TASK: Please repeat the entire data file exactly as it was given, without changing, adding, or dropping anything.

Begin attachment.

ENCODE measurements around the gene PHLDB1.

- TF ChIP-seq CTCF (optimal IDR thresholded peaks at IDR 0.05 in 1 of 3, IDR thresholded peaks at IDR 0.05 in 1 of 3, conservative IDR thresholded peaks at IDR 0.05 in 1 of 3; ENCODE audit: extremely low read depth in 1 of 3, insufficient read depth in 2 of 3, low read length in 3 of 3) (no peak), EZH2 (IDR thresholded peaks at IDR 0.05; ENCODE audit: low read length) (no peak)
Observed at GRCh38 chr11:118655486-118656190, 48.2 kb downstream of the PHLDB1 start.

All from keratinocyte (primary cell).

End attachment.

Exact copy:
ENCODE measurements around the gene PHLDB1.

- TF ChIP-seq CTCF (optimal IDR thresholded peaks at IDR 0.05 in 1 of 3, IDR thresholded peaks at IDR 0.05 in 1 of 3, conservative IDR thresholded peaks at IDR 0.05 in 1 of 3; ENCODE audit: extremely low read depth in 1 of 3, insufficient read depth in 2 of 3, low read length in 3 of 3) (no peak), EZH2 (IDR thresholded peaks at IDR 0.05; ENCODE audit: low read length) (no peak)
Observed at GRCh38 chr11:118655486-118656190, 48.2 kb downstream of the PHLDB1 start.

All from keratinocyte (primary cell).